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Getting a Pay Rise in the Age of Lay-Offs
Gotta beat inflation somehow...
As well as saving as much as possible, planning to reach financial independence should include a plan to grow your salary as much as possible.
After many golden years in tech, times are getting tough. Talented engineers are being laid off through no fault of their own and, according to Blind, moving companies isn’t leading to the giant TC increases like it did previously (and that’s if you can find a new job at all).
It is not all doom and gloom though. If you are in the fortunate position to be not impacted by layoffs, it means you are likely in the right team at the right time, and your company sees value in what your team delivers. When times are tough, companies typically double down on the products they believe in and this should include the people.
Don’t be afraid to ask your manager this. Understanding how your team fits into the companies plans now that you’re running a little bit leaner is a great question. Also, understanding what their priorities are and what their boss cares about is a great way to understand how you can add even more value.
… And that leads us to the crux of this post. From speaking to colleagues at various companies, most are still doing annual salary reviews, but managers may have a smaller budget pot than in previous cycles. This means it is going to be competitive to get that raise. You can give yourself the best possible chance of success by doing three things:
Being the hardest worker in the room.
Delivering a ton of the right value.
Making your managers job as easy as possible.
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Being the hardest worker in the room
Japan is often criticised for its work culture where employees work long hours and stay until their boss leaves. However I have found that American companies generally love people who are simply present, even if they say they don’t. Being around early, staying later and volunteering to take the on-call pager are all often cited characteristics of a “team player”. This might be followed up with a comment of “don’t make a habit of it though”, but trust me they don’t mean it.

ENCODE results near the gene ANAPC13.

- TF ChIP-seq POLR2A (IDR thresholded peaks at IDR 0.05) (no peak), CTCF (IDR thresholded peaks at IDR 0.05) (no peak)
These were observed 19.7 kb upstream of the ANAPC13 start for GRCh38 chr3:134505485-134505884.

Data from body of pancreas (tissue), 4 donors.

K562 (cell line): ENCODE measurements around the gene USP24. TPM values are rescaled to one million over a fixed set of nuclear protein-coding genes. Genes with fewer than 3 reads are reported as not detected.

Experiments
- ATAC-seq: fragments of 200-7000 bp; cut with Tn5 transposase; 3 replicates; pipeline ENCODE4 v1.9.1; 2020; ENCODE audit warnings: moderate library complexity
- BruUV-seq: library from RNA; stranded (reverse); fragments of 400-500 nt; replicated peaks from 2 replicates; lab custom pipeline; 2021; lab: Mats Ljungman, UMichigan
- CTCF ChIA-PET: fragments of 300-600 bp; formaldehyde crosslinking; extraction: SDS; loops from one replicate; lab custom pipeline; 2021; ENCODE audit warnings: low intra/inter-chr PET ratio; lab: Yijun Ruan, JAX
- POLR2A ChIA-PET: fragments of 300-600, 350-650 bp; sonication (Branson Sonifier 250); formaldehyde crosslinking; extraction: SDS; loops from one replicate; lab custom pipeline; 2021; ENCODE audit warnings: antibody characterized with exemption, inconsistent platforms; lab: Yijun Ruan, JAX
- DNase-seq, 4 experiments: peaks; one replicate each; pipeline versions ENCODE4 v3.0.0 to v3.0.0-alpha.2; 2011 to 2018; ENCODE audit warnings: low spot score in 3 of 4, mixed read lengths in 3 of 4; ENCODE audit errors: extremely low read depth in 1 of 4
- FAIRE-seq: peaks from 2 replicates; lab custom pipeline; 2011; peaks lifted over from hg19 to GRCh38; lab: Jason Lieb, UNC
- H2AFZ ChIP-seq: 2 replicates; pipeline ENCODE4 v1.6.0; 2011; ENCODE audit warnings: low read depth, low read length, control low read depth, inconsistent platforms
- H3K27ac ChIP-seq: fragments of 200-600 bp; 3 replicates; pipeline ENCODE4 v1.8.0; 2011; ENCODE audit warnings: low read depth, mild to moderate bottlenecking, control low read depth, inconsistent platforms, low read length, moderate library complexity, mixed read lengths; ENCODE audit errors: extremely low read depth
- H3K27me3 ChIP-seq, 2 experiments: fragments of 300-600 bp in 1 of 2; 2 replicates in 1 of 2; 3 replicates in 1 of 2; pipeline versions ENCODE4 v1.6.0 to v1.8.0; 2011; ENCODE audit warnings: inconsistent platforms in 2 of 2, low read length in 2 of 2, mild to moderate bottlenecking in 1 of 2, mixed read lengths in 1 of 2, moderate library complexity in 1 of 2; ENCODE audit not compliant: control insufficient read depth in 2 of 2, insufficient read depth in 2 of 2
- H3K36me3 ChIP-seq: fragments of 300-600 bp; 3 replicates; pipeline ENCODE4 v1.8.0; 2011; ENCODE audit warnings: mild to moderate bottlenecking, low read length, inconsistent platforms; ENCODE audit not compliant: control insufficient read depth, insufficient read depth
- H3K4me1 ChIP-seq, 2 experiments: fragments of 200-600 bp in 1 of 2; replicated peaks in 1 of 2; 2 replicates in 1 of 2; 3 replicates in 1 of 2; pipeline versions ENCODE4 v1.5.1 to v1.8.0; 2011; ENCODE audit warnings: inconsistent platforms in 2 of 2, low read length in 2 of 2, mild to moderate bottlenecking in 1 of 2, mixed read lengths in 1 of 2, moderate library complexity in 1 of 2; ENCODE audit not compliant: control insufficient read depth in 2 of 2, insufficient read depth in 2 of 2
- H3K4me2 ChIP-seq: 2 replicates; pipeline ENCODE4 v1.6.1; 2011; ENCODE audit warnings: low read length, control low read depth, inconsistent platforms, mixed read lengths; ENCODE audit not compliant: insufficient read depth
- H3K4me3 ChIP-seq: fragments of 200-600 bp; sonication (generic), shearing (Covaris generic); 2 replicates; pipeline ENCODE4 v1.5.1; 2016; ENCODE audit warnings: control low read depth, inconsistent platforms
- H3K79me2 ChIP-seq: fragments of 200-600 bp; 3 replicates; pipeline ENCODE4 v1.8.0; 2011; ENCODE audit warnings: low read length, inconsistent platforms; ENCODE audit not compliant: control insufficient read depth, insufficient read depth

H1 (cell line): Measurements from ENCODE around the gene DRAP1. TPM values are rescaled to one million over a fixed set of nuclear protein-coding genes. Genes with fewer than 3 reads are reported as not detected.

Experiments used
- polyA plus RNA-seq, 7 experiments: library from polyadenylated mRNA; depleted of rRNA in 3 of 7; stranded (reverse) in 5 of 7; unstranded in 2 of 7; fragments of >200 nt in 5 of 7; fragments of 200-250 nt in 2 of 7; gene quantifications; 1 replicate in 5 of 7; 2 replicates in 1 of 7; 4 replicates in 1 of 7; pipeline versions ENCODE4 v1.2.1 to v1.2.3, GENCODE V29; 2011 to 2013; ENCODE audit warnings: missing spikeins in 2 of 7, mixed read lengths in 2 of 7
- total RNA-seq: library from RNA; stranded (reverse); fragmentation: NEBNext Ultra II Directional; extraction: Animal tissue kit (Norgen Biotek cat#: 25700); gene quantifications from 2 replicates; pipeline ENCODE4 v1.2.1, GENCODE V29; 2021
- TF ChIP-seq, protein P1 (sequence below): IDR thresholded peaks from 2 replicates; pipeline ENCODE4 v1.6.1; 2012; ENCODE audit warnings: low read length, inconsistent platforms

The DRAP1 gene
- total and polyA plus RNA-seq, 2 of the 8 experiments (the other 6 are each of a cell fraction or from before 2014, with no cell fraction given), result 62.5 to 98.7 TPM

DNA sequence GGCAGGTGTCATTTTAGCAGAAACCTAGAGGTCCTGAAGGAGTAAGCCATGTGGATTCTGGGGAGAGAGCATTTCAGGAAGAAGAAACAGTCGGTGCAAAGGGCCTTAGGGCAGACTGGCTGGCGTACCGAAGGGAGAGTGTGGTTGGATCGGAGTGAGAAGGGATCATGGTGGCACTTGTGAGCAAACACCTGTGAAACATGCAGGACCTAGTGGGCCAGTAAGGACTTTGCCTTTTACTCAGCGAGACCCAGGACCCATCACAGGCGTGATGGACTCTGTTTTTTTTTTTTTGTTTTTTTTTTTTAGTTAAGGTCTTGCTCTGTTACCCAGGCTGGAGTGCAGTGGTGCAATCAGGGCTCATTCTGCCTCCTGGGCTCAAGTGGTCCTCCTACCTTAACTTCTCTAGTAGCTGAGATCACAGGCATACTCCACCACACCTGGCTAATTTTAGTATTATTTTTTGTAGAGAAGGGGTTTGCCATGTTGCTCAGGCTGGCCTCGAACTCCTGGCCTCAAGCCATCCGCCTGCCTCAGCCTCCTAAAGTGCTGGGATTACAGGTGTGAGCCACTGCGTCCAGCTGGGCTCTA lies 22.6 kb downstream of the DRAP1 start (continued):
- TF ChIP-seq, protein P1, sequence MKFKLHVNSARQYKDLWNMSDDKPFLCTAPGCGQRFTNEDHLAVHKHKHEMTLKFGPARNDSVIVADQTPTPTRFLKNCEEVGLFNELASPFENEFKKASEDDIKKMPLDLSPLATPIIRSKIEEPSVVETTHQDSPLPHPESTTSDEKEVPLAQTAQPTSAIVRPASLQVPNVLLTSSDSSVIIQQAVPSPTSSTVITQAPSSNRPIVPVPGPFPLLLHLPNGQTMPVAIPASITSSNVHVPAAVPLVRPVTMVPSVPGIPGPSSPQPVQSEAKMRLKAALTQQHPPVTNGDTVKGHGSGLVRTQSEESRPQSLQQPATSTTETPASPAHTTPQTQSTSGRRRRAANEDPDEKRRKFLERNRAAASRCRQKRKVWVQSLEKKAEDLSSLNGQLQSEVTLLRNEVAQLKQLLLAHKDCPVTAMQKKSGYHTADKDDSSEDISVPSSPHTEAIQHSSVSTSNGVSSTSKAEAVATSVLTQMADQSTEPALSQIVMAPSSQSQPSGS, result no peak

Of course, it’s even better if this extra time spent being present converts to more work delivered. I like to keep track of how many tasks I delivered in a week and try and beat it the next week. Its silly, but gamification like this can work really well for motivation.
Delivering a ton of the right value
Delivering value is ultimately your job as a Software Engineer, however not all value is equal. Being able to identify the projects that have the biggest impact to the company is a skill in itself. However, there is a really easy and often overlooked way to figure this out… ask!
Ask your manager, ask their manager, and if you have access, ask their manager too. The question can be simply “What’s the most important thing to our company right now that I could be helping with?”. Whatever their answer is, ensure you are working on something in this area and give the manager(s) regular updates on your progress. Ideally you should be doing this year round, but if you’re being more strategic, ensure you start doing this > 3 months before the review cycle opens.
Making your managers job as easy as possible
This has two facets. Firstly, see the delivering a ton of the right value section but apply this same approach to problems your manger is facing. Perhaps they are trying to gather data about something and could benefit from a little automation.
The second facet is making it easy for them to make a case for your pay rise. To do this, I make a document of all the things I have accomplished since my last review and share it with my manager. This can be tricky, especially for Brits who are not very good at bragging. The way I approach it is just to be factual. “designed, and delivered x project on time that reduced our churn by 5%”, for example.
Even if you do all of the above, there is sadly no guarantee of a pay rise. Manager’s really do have smaller budget pots than usual and may have been waiting to allocate it towards someone’s promotion, for example. Unlike previous cycles, I do not think moving around is the optimal move as job security is much more important than it ever was.
Did you get a rise this year? What tips would you add?
-The Fat Software Engineer